For the fourth part of "High Lonesome," Jason Aaron shifts from focusing on one character to focusing one event -- or, really, two events directly linked: the killing of the two FBI agents in 1975 and the killing of Gina Bad Horse in the first year of "Scalped." We finally learn who was at fault in each case and the answer isn't shocking, but the results very well could be.
These two murder cases have been at the centre of the "Scalped" world since the first year with the 1975 killing of two FBI agents spurring on Agent Nitz in his quest to take down everyone involved, which brought Dash Bad Horse into the picture and we're off and running. Then, Gina Bad Horse, Dash's mother, was found dead in issue five, which has caused all sorts of repercussions for the reservation, most notably Chief Red Crow assigning one of the only (if not the only) honest cops to the case, Officer Falls Down.
Here, Aaron goes from character to character, beginning with Falls Down and a murder that ties back to the first issue of this arc. This murder is little more than a way for Falls Down to talk with FBI Agent Newsome and get access to the case report for the 1975 killings. Through examining them, he stumbles upon who really killed those FBI agents. Simultaneously, Lawrence Belcourt, the man convicted of those deaths, sends as message to Red Crow saying that he knows who killed Gina Bad Horse. And, finally, Aaron settles on the killer in both cases. We aren't given a reason why he killed Gina, but the identity of the killer is interesting.
Aaron's style throughout this is strangely relaxed despite a quicker pace to go through so many scenes. While the book jumps around more than it usually does, no scene feels rushed, each has plenty of space for the characters to be themselves. Aaron is a very economical writer, able to get across who these characters are with only a line or two. Add to that, R.M. Guera's superb line work fills in the rest. The way his characters move and tilt their heads, so much is communicated.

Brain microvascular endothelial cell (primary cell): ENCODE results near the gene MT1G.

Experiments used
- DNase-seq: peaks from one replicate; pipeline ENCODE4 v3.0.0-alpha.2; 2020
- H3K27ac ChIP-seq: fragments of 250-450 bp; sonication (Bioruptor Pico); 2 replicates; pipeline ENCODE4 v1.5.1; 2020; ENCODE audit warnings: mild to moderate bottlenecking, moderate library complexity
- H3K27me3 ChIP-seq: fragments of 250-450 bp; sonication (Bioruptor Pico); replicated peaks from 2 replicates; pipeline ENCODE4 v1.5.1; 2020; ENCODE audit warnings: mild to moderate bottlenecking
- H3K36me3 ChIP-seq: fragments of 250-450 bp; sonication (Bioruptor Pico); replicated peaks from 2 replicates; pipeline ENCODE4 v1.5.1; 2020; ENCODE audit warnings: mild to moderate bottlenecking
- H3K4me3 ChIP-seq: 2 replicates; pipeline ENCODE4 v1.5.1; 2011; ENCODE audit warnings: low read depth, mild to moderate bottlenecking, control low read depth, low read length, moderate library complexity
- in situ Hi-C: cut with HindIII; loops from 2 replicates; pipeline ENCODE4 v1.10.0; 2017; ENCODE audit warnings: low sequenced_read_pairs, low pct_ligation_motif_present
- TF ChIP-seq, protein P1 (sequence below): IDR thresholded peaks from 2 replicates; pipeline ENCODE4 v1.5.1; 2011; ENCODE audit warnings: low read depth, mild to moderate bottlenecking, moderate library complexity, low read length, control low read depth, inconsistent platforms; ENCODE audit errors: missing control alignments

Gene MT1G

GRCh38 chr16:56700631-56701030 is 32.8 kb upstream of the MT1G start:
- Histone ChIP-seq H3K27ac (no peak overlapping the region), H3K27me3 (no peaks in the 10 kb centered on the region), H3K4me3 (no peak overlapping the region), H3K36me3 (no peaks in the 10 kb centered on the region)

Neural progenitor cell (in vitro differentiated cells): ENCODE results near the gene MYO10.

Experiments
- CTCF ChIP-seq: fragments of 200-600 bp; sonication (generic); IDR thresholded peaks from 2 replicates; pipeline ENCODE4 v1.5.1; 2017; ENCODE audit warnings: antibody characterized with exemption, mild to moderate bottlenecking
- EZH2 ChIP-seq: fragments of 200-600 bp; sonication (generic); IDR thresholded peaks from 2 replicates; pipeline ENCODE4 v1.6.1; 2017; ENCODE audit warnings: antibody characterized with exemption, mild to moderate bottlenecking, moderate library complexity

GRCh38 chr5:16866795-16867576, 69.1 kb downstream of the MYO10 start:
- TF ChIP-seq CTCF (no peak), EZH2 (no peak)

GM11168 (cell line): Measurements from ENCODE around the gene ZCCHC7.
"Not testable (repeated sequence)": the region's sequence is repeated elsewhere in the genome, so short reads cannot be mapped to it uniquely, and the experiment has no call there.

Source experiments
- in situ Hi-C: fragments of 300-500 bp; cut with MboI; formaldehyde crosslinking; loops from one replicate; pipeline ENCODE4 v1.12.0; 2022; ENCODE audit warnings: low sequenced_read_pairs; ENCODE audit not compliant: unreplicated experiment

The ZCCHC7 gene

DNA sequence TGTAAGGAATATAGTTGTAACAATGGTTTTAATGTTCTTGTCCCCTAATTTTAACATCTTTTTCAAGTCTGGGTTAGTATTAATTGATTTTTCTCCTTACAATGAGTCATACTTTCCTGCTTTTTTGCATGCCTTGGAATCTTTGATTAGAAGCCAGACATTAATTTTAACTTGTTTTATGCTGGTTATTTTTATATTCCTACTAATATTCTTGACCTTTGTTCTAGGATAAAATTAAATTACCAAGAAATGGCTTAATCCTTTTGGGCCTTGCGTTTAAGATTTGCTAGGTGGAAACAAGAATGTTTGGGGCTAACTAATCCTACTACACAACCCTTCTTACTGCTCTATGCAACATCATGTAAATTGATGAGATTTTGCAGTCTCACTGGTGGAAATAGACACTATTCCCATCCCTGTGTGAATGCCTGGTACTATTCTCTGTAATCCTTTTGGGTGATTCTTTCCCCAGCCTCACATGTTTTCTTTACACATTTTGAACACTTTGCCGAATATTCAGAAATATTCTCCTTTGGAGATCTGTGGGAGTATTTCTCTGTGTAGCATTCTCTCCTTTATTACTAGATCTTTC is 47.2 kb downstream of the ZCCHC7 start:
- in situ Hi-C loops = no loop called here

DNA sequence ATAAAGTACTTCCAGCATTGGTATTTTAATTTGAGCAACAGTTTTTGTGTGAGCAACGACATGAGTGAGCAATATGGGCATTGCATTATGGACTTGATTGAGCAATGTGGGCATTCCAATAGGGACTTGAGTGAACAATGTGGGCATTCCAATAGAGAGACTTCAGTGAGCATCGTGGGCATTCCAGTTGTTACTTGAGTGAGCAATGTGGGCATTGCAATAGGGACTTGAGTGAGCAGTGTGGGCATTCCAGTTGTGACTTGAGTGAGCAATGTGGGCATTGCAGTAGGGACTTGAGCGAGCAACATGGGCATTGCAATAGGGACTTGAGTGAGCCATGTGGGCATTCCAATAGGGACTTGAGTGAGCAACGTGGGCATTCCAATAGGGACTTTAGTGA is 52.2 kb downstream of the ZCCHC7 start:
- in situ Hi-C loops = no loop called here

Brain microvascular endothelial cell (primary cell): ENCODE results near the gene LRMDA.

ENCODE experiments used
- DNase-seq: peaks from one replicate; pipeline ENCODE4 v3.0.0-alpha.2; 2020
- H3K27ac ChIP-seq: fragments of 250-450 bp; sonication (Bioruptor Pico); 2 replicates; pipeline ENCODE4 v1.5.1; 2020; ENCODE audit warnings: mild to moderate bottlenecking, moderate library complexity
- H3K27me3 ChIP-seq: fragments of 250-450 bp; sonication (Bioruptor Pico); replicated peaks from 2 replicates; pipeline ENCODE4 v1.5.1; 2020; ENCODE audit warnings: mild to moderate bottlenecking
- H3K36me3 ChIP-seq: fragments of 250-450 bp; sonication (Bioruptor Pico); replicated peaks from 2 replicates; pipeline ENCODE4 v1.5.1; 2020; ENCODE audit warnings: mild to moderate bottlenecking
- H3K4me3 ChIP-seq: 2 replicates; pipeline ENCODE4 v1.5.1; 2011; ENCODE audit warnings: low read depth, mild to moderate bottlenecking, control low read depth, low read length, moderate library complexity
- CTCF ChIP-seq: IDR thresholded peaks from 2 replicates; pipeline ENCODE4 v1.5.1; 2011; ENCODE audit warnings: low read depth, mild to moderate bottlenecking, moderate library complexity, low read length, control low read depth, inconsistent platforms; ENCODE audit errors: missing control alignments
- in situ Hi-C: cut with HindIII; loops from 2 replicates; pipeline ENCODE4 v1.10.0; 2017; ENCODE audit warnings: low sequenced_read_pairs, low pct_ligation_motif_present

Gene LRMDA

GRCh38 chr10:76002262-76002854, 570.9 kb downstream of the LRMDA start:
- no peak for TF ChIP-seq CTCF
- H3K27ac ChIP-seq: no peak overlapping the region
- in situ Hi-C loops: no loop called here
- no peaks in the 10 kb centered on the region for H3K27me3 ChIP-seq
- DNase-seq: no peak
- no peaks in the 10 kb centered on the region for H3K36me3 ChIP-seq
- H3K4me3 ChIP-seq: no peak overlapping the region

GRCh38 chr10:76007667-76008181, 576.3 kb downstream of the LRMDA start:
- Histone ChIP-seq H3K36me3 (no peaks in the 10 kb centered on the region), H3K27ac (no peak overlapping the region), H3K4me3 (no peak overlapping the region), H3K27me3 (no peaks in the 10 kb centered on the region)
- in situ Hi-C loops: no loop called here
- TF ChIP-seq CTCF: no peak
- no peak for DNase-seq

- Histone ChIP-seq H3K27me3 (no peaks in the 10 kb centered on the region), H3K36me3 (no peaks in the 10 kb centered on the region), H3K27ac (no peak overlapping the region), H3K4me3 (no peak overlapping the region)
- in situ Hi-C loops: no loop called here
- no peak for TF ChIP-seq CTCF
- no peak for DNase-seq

Guera also draws scenes in a more relaxed pace, always finding room for small panels that speak volumes. Officer Falls Down's face falling when he's left alone with a dead body after arguing with Agent Newsome, only to clutch his hands, and drop to his knees to pray. Guera doesn't make these actions look forced or rushed, which is remarkable considering they happen over the course of only half a page.
A major issue in the ongoing plot of "Scalped" as not only do we know who is behind the two murder cases driving much of the story, it looks like the characters will know soon as well. Putting the cases at the centre of this issue instead of a character is a smart move on Aaron's part, highlighting their importance and, finally, providing a few answers. Of course, these answers do raise a question: what happens next? It should be fun finding out.